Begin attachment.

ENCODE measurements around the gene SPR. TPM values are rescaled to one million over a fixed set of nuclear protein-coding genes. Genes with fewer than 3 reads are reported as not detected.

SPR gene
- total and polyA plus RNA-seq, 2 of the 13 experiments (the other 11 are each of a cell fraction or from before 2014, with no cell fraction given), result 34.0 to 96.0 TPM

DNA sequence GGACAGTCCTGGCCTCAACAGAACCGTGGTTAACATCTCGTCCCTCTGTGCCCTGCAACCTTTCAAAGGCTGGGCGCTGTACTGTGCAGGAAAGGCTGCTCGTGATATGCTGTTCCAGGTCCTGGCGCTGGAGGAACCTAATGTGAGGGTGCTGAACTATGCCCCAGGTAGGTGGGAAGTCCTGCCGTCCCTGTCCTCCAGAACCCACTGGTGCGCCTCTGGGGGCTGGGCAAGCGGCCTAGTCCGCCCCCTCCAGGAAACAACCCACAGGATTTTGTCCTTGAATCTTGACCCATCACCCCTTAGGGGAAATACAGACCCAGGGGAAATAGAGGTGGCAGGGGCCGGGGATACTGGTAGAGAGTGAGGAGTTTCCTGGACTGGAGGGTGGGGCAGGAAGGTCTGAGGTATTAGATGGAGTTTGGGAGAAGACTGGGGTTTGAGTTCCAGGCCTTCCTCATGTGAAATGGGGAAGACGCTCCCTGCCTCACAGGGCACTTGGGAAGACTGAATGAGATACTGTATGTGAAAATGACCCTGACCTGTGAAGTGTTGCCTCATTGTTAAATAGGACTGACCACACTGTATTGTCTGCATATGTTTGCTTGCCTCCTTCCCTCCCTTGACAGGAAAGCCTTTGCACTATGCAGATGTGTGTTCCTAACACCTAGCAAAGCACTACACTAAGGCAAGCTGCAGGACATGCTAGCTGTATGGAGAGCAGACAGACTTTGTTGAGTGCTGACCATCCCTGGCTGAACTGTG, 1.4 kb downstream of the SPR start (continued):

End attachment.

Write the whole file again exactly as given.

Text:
ENCODE measurements around the gene SPR. TPM values are rescaled to one million over a fixed set of nuclear protein-coding genes. Genes with fewer than 3 reads are reported as not detected.

SPR gene
- total and polyA plus RNA-seq, 2 of the 13 experiments (the other 11 are each of a cell fraction or from before 2014, with no cell fraction given), result 34.0 to 96.0 TPM

DNA sequence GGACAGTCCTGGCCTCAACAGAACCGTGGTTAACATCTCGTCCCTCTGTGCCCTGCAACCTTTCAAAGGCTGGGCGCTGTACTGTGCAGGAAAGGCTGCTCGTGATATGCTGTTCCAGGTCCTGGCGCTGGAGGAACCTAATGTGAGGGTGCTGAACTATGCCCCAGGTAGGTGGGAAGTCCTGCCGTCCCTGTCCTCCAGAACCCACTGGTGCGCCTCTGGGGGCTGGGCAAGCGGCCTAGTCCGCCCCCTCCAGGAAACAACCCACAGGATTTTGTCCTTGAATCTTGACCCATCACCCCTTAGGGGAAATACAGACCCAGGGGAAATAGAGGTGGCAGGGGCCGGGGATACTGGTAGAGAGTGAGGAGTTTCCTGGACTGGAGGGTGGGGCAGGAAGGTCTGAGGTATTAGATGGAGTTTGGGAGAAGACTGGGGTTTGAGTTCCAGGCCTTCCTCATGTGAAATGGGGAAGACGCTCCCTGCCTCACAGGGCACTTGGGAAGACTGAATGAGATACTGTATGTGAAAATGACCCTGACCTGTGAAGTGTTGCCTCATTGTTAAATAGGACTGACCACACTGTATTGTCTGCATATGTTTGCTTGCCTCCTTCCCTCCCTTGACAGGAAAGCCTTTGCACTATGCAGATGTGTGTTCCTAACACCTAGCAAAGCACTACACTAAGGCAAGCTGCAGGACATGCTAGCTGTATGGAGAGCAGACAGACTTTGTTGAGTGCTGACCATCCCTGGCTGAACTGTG, 1.4 kb downstream of the SPR start (continued):